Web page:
En el siguiente artículo original del Dr. Srini Pillay, publicado en Harvard Business Review, el especialista aborda tres elementos fundamentales para que un líder conecte con su equipo o audiencia: presencia, integridad y resonancia.
“Research shows that in leaderless groups, leaders emerge by quickly synchronizing their brain waves with followers through high quality conversations. Simply put, synchrony is a neural process where the frequency and scale of brain waves of people become in sync. Verbal communication plays a large role in synchronization, especially between leaders and followers. Synchrony between leaders and followers leads to mutual understanding, cooperation, coordinated execution of tasks, and collective creativity.
On the surface, brain synchrony seems easy to understand. It simply implies that people are literally on the same wavelength. Yet, at a deeper level, interpersonal synchrony involves much more. Dr. Daniel Siegel explains that “presence”, “wholeness”, and “resonance” are at the core of the ability to develop synchrony. Recent advances in brain science can help leaders learn to synchronize with followers on these deeper levels:
Motivation to synchronize matters (Presence): Communicators who synchronize easily are motivated to do so. When they do, people who benefit from this motivation recognize the synchrony and feel more connected. Multiple brain regions are activated in them. Regions involved in social understanding activate, helping them feel understood. And regions involved in the expansion of one’s sense of self to include the other are also activated, thereby enhancing the connection.
Being “present” starts with consciously deciding to synchronize. You then take the time to understand what other people are feeling, and you walk in their shoes to understand their points of view. You do this mindfully, simply observing the feelings in yourself and the other without being judgmental. When you do this, your brain is more likely to synchronize with theirs.
Deep self-connection enhances synchrony (“Wholeness”): Warren Bennis wrote, “Becoming a leader is synonymous with becoming yourself. It’s precisely that simple, and it’s also that difficult.” On the surface, this definition seems to ignore the “other”. Some may even think of it as selfish. Yet, we can activate the best in others when we activate the best in ourselves.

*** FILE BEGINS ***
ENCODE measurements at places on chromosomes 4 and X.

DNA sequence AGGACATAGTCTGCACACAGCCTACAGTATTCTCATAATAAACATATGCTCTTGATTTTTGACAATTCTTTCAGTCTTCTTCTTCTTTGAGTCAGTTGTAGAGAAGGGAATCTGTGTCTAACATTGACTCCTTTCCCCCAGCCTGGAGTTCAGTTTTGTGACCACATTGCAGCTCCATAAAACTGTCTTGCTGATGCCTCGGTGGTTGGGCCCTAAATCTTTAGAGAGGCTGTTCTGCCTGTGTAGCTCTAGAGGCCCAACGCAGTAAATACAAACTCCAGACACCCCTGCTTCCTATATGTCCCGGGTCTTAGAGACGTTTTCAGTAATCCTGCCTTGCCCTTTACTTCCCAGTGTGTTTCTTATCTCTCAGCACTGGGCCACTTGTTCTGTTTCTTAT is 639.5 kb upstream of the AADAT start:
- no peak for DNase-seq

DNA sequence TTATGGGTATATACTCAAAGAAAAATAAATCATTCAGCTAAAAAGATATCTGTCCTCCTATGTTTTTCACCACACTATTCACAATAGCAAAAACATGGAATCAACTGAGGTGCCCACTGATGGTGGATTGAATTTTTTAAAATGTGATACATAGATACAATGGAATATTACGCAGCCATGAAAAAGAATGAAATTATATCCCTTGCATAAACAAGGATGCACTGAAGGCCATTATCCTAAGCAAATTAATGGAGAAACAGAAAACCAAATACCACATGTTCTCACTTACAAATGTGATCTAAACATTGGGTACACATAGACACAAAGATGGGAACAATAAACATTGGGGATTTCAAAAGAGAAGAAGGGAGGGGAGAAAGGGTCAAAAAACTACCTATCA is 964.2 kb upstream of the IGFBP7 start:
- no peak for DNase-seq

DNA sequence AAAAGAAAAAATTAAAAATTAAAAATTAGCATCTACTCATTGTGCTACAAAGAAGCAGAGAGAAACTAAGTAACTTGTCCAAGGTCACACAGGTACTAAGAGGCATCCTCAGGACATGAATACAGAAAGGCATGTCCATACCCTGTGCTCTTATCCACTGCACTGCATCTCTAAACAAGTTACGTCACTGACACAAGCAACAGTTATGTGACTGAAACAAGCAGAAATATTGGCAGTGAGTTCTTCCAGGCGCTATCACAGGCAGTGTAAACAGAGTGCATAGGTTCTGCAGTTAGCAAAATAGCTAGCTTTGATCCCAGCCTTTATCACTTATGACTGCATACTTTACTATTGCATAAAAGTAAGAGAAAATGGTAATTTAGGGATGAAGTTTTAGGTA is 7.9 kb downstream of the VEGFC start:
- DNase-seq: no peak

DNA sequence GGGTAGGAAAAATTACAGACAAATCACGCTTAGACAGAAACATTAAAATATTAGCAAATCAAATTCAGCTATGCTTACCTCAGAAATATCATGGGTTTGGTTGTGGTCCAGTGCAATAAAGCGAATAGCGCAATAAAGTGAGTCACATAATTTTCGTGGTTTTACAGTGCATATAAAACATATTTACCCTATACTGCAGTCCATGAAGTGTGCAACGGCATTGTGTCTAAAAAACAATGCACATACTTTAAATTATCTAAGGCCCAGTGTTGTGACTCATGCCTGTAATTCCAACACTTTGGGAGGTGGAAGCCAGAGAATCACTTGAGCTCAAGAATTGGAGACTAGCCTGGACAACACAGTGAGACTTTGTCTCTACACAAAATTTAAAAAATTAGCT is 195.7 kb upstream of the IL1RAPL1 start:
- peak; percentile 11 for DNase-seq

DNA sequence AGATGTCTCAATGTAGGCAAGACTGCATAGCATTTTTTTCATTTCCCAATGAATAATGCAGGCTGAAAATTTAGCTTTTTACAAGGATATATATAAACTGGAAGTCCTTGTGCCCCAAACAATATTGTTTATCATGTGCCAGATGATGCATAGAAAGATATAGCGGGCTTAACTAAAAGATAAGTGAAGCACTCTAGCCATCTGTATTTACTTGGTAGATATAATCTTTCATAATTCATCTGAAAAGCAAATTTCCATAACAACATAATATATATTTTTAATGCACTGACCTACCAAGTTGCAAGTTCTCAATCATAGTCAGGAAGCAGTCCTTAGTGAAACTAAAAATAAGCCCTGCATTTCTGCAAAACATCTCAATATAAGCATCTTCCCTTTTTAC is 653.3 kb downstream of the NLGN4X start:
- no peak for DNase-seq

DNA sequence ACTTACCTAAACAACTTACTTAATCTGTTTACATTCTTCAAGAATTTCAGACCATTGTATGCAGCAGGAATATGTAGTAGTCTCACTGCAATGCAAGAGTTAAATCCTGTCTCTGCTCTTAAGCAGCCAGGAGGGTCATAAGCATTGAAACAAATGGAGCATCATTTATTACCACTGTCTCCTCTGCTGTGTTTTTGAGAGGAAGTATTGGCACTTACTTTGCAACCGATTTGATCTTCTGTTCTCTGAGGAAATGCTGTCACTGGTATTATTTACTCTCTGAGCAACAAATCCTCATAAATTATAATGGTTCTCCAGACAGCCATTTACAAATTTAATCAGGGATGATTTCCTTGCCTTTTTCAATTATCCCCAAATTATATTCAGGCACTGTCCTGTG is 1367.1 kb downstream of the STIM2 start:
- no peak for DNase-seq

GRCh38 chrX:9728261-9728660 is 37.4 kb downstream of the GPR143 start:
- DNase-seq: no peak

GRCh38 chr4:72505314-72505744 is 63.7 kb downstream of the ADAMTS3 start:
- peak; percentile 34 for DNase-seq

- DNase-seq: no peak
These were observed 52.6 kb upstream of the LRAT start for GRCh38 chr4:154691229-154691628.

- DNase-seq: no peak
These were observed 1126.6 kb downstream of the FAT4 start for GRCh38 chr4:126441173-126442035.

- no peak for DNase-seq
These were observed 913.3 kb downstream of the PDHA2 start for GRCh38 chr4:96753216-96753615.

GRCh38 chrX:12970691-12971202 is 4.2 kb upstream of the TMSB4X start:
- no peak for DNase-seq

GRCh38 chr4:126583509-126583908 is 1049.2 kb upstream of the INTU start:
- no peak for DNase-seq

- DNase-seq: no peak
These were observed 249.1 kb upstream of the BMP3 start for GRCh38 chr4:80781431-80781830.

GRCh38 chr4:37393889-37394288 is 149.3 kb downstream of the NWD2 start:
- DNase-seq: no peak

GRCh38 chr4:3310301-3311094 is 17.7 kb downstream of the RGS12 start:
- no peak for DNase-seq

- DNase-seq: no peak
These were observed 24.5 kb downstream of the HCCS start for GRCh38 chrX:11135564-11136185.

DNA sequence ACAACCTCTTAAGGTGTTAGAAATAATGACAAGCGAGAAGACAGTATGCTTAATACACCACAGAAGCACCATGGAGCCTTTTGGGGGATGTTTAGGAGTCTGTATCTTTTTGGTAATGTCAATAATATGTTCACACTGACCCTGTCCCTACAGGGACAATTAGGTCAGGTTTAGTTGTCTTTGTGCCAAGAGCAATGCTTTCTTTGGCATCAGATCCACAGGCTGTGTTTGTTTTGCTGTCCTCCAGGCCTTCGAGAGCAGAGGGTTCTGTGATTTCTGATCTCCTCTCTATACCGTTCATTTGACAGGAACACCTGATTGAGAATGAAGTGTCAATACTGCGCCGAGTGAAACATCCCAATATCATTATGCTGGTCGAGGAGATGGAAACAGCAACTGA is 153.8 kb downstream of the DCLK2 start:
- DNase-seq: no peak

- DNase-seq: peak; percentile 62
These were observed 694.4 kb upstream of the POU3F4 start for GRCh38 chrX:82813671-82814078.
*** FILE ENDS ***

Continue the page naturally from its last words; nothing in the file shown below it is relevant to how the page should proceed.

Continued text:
One way to increase interpersonal synchrony is through a technique called “reverie”. With this technique, leaders set aside time for rambling self-reflection in the presence of followers—not well sculpted thoughts, ideas and strategies, but more sincere, emergent ideas. Counter-intuitively, this increases the interpersonal connection. Called intersubjectivity, leaders and followers become more connected and synchronous. This happens because a brain region called the mirror neuron system (MNS) activates—indicating automatic resonance with the other person. Also, the default mode network (DMN) activates, causing the mental state of the other to be represented in the leader. Think of these as the “feeling for” and “feeling like” networks of empathy. Intersubjectivity integrates both.
Leaders can also achieve this sense of “wholeness” in a subtly different state called mind wandering. In contrast to mindfulness, when leaders set aside time to engage in relaxing tasks not central to the main mission of the organization, their brain’s DMN is also activated. Group walks, card games or knitting are examples of such activities. When the DMN is activated, memories from the past integrate with the present to construct a vision of the future. This makes leaders feel more “whole”. In addition, leaders will be better able to walk in the follower’s shoes.
The body-mind connection (“Resonance”): Actual physical synchrony to music makes people like each other more, remember each other better, and also trust each other more. In fact, even as early as 14 months of age, children who are bounced in synchrony with an adult are more altruistic-they pick up objects that adults have dropped and give them back. One way that organizations can take advantage of this principle is to organize workshops with musical experiences where people move to the music together.
Thus the motivation to synchronize mindfully, coupled with feeling what followers feel, walking in their shoes, conversing in reverie states, mind-wandering, and actual physical synchronization, all enhance the synchrony between leaders and followers. When designing an offsite meeting, these activities can be creatively included and practiced with a view to finding a context for them in day-to-day work.”
Artículo del Dr. Srini Pillay publicado en Harvard Business Review 31 marzo 2016